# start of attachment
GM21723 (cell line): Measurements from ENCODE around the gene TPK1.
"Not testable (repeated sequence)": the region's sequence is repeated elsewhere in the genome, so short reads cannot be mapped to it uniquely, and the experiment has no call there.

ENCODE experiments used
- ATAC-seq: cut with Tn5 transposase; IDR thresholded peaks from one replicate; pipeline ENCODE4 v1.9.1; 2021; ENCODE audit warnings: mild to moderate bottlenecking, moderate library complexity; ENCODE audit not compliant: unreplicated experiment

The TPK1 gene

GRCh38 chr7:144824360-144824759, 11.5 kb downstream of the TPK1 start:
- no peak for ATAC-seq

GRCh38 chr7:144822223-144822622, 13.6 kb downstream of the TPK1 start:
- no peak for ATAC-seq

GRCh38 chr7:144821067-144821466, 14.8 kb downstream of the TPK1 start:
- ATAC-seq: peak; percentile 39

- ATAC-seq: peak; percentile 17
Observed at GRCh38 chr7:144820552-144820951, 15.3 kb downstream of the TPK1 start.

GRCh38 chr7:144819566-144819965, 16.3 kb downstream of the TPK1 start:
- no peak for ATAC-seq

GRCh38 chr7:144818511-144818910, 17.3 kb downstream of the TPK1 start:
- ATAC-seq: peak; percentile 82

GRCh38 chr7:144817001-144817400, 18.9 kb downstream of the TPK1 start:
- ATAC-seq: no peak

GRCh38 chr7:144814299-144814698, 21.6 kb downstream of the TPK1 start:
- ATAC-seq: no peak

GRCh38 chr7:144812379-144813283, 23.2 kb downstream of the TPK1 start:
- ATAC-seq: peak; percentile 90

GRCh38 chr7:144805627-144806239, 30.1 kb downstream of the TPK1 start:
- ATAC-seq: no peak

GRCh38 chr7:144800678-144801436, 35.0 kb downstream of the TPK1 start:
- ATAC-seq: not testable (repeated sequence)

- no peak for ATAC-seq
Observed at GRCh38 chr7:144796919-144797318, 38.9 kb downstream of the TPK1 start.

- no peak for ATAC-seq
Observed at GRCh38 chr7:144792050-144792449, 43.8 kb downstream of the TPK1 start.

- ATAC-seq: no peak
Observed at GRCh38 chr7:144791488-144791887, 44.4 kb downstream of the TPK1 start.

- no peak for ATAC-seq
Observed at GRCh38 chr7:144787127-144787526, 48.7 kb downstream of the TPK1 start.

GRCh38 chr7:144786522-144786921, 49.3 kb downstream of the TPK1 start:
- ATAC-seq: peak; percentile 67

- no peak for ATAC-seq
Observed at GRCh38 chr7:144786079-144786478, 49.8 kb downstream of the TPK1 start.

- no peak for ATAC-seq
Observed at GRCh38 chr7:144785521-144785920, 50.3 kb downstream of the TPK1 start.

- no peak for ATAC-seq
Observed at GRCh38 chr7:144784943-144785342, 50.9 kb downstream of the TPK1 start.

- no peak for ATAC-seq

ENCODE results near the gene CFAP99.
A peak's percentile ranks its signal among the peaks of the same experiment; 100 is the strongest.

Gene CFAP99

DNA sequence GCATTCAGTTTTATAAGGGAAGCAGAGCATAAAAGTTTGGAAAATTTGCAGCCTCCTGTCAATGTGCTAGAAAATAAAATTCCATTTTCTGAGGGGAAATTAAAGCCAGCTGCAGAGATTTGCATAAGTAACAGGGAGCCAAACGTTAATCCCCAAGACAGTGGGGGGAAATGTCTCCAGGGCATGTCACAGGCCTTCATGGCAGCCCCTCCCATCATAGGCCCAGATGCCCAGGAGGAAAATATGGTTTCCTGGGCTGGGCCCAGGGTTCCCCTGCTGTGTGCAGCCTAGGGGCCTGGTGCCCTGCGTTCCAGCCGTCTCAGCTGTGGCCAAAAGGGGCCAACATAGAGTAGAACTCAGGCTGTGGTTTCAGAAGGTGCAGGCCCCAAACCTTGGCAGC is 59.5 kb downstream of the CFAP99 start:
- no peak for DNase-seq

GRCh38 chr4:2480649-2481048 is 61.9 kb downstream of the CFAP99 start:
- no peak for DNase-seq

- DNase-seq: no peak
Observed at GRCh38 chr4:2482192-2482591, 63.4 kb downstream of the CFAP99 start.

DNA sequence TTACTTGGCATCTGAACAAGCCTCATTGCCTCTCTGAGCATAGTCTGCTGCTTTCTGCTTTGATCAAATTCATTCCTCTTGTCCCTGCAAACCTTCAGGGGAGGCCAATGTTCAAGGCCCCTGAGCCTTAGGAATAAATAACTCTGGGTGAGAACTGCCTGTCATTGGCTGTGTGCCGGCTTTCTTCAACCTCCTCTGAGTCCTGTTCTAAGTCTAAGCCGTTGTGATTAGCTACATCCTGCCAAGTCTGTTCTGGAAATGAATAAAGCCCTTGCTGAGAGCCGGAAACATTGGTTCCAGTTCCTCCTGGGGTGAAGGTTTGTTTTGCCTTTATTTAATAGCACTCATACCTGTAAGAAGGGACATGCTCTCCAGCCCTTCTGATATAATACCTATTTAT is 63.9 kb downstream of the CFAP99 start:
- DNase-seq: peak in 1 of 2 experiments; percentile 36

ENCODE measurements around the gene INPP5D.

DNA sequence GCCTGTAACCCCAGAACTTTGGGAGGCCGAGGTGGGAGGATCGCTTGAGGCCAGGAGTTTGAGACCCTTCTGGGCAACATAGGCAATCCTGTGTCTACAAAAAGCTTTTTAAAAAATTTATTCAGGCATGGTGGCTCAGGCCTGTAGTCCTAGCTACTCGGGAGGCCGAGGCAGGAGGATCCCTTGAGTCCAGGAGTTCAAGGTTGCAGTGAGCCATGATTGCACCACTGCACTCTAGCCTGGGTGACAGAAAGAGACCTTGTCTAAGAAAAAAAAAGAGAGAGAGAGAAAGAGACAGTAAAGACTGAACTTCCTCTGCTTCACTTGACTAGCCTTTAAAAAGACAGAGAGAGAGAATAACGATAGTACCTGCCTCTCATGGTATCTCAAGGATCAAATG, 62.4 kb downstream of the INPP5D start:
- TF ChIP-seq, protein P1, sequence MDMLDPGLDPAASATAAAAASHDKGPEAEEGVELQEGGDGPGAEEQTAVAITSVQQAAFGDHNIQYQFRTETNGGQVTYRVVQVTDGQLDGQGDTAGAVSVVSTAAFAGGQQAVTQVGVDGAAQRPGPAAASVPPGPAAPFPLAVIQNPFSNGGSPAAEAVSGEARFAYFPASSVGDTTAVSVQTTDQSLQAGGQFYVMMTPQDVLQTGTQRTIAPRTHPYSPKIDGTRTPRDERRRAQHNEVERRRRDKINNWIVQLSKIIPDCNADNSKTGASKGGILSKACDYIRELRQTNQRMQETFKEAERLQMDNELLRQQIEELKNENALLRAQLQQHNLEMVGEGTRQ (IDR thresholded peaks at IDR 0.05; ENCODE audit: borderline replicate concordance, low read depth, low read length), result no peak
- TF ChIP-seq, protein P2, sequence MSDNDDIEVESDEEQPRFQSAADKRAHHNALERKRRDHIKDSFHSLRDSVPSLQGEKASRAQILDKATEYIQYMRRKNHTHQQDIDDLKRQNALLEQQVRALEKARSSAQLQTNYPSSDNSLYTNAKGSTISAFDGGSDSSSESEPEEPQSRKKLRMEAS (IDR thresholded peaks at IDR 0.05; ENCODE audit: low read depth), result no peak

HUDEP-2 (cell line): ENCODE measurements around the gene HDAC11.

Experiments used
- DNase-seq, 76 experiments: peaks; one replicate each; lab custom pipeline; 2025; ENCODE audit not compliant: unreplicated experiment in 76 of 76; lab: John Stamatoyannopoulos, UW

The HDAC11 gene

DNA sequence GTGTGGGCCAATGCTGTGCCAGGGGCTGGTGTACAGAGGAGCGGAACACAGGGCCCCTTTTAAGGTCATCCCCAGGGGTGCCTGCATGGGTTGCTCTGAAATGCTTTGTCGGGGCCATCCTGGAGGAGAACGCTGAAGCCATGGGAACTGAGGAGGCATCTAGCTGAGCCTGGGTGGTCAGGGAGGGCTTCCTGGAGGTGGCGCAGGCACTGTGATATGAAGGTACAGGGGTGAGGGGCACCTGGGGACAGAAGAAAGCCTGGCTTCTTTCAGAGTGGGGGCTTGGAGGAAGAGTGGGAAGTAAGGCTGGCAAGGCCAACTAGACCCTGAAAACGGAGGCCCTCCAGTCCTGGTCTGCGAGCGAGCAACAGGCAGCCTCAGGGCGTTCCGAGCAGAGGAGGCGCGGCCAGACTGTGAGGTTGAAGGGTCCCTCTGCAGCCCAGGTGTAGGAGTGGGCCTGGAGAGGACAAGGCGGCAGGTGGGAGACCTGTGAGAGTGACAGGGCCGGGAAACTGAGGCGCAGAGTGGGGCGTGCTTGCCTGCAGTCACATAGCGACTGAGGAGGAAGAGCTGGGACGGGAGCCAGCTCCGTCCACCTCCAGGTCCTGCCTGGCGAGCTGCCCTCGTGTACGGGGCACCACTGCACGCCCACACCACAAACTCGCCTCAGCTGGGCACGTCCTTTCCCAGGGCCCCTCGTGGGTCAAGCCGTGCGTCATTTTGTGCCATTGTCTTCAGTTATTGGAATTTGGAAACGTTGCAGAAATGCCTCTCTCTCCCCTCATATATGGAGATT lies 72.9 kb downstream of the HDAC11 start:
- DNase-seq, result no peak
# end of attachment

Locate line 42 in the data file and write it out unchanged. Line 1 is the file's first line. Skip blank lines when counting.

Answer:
- no peak for ATAC-seq